A huge British Airways passenger plane suffered a blaze scare while flying over the Atlantic Ocean.
The double-decker British Airways Airbus A380-800 was flying from Miami in Florida to Heathrow in London on January 20 when a passenger’s mobile phone caught fire.
According to online news website the Aviation Herald, the passenger was travelling on the upper deck when he felt the mobile phone in his shirt pocket becoming hot.
He took it out, opened the battery cover and watched in horror as the battery caught fire. The passenger dropped the phone and battery onto the floor where the battery burned into the carpet, causing thick smoke.
The passenger poured some Coke over the phone and cabin crew quickly arrived and put the battery into a bucket of water before placing it in a secure container.
Andrew Baines, a passenger on the plane, said: “I was sitting approximately four rows behind where this happened and it was a frightening experience. Thick white smoke quickly developed and filled the section of the cabin with passengers evacuating into the other cabin sections. There was some confusion as to what was happening at first and immediate panic by the passengers close by.”
Responses at the bottom of the Aviation Herald story include one that says: “Unless we address this recurring issue with Li-ion batteries on airplanes soon, there will be an on board fire that brings a passenger plane down.”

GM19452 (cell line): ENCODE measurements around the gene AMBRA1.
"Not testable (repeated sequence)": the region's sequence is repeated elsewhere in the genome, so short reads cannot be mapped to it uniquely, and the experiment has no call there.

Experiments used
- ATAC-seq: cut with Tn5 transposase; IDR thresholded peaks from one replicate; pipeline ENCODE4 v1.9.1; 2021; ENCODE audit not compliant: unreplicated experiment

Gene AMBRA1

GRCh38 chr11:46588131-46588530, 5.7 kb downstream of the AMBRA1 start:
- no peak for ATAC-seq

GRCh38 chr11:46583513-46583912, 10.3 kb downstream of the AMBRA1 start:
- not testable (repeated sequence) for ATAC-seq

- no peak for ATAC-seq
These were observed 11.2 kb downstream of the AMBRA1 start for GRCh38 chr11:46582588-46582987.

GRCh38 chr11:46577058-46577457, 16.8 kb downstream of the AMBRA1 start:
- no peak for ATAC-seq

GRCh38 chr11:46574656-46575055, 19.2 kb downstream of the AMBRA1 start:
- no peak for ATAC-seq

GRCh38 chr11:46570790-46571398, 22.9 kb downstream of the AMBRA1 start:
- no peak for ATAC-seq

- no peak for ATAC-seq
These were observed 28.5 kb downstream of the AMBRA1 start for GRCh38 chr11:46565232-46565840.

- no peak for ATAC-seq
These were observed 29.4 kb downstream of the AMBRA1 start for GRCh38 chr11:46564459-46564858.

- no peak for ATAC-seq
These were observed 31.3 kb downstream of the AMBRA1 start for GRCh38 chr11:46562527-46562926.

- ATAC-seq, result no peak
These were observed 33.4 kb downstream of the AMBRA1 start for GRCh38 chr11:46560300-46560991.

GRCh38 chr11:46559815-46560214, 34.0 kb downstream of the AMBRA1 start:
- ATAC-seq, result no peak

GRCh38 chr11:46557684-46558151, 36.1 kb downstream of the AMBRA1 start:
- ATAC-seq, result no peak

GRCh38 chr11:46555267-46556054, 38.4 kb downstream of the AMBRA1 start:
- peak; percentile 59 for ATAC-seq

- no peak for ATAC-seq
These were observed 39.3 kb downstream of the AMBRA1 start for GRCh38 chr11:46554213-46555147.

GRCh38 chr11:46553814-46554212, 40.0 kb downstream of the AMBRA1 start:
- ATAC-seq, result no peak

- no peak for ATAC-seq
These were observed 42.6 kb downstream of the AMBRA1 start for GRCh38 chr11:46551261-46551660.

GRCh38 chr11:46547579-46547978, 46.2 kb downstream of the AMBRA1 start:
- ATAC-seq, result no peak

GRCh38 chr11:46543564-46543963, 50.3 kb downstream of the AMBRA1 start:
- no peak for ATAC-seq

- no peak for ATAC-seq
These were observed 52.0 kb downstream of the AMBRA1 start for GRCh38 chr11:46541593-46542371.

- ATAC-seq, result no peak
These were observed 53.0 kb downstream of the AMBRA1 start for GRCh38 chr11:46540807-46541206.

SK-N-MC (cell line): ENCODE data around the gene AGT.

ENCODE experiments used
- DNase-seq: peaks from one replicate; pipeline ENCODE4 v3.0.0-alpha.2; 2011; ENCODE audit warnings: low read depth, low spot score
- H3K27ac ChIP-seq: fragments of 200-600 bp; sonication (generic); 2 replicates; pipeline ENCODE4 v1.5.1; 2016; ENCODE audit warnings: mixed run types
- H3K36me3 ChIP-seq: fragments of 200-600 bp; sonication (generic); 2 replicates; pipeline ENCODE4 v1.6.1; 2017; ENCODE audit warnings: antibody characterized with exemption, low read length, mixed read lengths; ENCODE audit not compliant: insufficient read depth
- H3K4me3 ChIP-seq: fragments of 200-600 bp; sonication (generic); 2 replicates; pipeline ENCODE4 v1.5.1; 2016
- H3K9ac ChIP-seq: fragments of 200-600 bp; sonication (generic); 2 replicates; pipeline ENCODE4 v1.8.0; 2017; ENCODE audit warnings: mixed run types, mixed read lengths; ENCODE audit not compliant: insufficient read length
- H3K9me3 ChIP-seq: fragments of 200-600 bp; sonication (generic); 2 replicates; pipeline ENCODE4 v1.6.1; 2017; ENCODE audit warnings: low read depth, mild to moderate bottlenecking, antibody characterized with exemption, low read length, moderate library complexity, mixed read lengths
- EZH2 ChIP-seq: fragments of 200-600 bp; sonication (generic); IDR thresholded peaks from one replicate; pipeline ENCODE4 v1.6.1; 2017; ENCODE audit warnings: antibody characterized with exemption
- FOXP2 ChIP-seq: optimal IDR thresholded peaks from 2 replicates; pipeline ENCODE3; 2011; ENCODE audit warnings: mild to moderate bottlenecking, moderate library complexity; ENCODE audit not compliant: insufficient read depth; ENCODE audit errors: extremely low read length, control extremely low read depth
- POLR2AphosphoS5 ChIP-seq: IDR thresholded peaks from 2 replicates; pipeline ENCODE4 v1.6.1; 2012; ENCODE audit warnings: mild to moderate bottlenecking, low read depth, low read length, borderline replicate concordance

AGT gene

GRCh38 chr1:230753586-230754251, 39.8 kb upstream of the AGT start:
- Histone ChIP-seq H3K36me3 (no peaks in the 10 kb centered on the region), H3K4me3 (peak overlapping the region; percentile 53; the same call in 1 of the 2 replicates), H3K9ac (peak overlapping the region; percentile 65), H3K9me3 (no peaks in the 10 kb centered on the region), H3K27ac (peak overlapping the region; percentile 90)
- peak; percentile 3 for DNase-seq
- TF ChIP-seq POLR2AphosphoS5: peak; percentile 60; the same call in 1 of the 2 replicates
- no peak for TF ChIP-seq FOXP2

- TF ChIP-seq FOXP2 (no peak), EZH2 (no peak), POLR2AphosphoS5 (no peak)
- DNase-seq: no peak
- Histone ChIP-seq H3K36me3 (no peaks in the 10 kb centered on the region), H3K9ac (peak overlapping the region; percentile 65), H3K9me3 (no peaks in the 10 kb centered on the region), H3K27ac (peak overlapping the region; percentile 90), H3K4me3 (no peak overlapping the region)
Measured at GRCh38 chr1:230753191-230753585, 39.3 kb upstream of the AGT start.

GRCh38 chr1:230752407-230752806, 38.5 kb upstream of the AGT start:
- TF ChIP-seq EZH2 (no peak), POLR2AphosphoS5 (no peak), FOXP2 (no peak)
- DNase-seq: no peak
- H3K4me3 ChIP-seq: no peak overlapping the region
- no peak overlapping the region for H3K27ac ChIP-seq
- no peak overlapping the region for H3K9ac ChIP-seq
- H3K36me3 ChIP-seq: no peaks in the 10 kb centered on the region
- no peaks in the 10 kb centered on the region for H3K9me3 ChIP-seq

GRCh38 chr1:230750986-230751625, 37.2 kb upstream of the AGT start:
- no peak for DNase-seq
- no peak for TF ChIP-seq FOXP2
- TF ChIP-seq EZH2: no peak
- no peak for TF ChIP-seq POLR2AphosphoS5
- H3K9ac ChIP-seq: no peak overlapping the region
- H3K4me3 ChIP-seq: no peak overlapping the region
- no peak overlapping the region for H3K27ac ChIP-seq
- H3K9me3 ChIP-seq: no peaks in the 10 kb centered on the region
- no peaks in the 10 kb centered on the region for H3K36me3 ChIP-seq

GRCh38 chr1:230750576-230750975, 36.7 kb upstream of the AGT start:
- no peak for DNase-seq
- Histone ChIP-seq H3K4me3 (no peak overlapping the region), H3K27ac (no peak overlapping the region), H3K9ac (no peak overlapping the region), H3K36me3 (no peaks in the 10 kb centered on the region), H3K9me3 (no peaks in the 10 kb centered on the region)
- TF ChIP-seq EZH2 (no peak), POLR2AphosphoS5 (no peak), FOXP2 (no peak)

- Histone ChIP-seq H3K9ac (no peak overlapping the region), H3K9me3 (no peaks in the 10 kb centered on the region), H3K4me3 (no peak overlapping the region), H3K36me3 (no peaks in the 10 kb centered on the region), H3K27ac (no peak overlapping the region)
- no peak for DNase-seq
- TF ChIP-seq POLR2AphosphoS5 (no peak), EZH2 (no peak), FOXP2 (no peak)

Another passenger posted: “I was travelling from Bangkok to Sydney and as they scanned my hand luggage they noticed I had a GoPro and spare battery. They made me open my bag to check it was packaged correctly to avoid it getting damaged or crushed and all was fine. The worst about the whole check was that I had an engagement ring in my bag and my now-fiancé stood with me.”
* The problem of fires in personal electronic devices such as mobile phones and laptops on passenger planes seems to be growing. One way to tackle such incidents on planes is to use an AvSax fire containment bag which can deal with fires in personal electronic devices and are now carried on aircraft operated by 65 airline companies across the world – including some of the biggest and best-known.
AvSax – which won the Queen’s Award for Enterprise in 2018 - has been used 28 times to deal with emergencies since the start of 2017.
More than 13,000 AvSax are now carried on aircraft worldwide. Deployment is so effective that extremely expensive diversions to alternate airports are avoided.
* Written by Andy Hirst at AH! PR http://www.ah-pr.com/